GCC security agreement signed
GCC security agreement signed
An official said that the initial security agreement was announced in Manama in December 1994, but only Bahrain, Saudi Arabia and Oman endorsed it at the time. Qatar entered the pact in 2009. The GCC leaders, at their 2010 summit in Kuwait, called for building on the understanding by putting it to a committee of experts and specialists from the GCC countries.
World applauds as Saudi women take the wheel
- As the de facto ban on women driving ended after more than 60 years, women across the Kingdom flooded social media with videos of their first car trips
- The celebrations even reached as far as France, where Aseel Al-Hamad, the first female member of the Saudi national motorsport federation, drove a Formula 1 racing car in a special parade before the French Grand Prix at Le Castellet
JEDDAH: The world awoke on Sunday to images and video footage many thought they would never see — newly empowered Saudi women taking the wheel and driving their cars.
As the de facto ban on women driving ended after more than 60 years, women across the Kingdom flooded social media with videos of their first car trips, while some police officers among the large number out on the streets distributed roses to the first-time drivers.
The celebrations even reached as far as France, where Aseel Al-Hamad, the first female member of the Saudi national motorsport federation, drove a Formula 1 racing car in a special parade before the French Grand Prix at Le Castellet.
“I hope doing so on the day when women can drive on the roads in the Kingdom of Saudi Arabia shows what you can do if you have the passion and the spirit to dream,” she said.
In a tribute to Saudi female drivers, the Lebanese soprano Hiba Tawaji released a special video of a song she performed live in Riyadh at a concert last December “Today women in Saudi Arabia can legally drive their cars,” she said. “Congratulations on this achievement, this one’s for you!”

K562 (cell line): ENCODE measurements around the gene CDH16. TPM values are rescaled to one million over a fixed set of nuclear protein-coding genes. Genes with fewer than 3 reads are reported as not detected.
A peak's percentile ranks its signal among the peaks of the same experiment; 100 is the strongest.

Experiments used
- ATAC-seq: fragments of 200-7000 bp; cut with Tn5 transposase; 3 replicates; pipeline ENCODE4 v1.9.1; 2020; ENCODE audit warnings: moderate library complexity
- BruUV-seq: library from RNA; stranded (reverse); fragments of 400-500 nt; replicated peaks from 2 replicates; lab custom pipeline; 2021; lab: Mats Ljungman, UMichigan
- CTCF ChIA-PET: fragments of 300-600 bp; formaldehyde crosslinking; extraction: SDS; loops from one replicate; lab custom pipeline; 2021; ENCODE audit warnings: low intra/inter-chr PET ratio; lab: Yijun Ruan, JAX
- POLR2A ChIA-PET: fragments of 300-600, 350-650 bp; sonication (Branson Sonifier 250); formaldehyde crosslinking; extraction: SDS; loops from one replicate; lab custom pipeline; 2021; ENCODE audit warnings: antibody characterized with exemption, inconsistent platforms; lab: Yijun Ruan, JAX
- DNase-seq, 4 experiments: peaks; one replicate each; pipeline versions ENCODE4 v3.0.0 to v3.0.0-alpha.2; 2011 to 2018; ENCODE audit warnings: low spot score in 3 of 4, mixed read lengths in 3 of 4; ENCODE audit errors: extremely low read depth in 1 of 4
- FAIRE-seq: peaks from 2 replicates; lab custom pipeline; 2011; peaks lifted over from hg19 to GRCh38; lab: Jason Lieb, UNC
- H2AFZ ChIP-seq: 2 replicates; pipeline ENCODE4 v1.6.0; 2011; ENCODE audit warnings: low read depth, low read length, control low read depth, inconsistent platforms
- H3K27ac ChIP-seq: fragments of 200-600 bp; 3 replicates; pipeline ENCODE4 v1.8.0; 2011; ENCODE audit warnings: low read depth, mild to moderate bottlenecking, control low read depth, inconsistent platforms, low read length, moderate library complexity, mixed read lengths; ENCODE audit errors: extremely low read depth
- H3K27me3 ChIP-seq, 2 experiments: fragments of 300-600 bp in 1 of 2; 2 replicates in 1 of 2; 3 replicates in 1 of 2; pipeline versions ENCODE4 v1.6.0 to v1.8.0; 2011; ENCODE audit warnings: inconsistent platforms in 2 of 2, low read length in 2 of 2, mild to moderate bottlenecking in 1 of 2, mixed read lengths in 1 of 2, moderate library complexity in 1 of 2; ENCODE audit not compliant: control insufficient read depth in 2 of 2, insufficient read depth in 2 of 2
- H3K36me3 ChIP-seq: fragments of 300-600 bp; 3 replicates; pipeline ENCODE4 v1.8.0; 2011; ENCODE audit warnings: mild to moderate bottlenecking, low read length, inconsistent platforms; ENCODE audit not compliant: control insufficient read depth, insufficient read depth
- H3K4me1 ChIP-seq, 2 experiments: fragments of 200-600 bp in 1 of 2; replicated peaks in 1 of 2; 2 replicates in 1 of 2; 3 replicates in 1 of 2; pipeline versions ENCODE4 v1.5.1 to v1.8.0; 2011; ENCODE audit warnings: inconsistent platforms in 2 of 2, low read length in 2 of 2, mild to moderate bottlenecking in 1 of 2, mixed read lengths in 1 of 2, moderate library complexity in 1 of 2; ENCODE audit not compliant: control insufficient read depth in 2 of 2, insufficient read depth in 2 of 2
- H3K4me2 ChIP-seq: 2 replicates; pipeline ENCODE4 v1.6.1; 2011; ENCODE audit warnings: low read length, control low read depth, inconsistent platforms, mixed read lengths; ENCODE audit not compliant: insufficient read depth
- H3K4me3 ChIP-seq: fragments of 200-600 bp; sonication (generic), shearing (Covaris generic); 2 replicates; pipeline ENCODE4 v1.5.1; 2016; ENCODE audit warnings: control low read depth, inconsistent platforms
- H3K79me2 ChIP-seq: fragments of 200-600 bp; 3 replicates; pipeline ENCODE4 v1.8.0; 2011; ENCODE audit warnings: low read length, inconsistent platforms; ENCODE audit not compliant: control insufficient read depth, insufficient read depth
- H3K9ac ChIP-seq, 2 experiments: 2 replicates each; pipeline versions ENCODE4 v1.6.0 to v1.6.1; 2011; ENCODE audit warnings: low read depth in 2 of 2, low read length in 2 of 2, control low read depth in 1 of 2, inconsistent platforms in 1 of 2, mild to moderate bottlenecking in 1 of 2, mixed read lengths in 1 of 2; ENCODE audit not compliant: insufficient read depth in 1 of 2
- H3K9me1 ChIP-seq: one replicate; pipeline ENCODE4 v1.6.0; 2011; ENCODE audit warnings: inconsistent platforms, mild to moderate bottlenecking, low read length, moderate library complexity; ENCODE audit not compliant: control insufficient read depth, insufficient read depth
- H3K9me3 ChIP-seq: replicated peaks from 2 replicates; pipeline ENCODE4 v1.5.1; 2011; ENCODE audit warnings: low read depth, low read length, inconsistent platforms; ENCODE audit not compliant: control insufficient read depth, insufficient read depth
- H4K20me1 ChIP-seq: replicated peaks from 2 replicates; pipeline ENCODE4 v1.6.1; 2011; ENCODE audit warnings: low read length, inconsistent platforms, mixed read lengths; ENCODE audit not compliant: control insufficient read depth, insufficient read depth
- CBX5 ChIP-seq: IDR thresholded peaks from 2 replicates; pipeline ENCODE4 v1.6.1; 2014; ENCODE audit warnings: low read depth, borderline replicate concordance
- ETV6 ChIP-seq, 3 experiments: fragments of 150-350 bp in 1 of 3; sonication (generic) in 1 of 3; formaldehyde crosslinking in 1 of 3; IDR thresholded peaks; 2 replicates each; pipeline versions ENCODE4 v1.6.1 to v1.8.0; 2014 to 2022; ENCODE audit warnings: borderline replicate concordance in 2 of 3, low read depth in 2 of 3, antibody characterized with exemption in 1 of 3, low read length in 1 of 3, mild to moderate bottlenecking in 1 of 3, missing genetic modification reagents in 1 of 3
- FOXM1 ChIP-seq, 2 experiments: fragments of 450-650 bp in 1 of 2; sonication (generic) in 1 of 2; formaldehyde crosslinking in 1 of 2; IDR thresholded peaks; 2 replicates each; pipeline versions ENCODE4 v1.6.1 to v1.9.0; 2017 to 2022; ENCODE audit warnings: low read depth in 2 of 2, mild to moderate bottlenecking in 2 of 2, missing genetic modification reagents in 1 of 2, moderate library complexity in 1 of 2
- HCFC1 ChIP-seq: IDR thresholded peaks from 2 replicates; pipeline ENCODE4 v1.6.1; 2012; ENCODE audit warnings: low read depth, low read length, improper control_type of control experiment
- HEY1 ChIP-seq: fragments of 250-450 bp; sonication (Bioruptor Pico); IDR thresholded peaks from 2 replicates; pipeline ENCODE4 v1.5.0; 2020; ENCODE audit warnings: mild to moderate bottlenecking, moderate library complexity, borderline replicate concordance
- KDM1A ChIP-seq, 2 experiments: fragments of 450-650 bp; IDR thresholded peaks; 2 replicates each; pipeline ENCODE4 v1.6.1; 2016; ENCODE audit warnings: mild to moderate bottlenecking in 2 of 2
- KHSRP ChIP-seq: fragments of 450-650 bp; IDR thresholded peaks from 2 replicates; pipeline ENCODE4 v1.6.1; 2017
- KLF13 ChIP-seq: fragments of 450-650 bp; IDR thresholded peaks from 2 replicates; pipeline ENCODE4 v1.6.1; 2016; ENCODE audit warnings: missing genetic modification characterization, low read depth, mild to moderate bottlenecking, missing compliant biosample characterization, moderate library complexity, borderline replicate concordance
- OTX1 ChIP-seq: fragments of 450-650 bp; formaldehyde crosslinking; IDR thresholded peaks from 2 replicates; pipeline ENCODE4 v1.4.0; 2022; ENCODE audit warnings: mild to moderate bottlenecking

Back home in Saudi Arabia, the atmosphere was euphoric. “It’s a beautiful day,” businesswoman Samah Algosaibi said as she cruised around the city of Alkhobar.
“Today we are here,” she said from the driver’s seat. “Yesterday we sat there,” she said, pointing to the back.
“I feel proud, I feel dignified and I feel liberated,” said Saudi Shoura Council member Lina Almaeena, one of the first women to drive in the Kingdom.
She told Arab News that the event was changing her life by “facilitating it, making it more comfortable, making it more pleasant, and making it more stress-free.”
Almaeena urged all drivers to follow the traffic and road safety rules. “What’s making me anxious is the misconduct of a lot of the drivers, the male drivers. Unfortunately they’re not as disciplined as they should be. Simple things such as changing lanes and using your signals — this is making me anxious.
“But I’m confident: I’ve driven all around the world when I travel, especially when I’m familiar with the area. It’s really mainly how to be a defensive driver because you have to be.”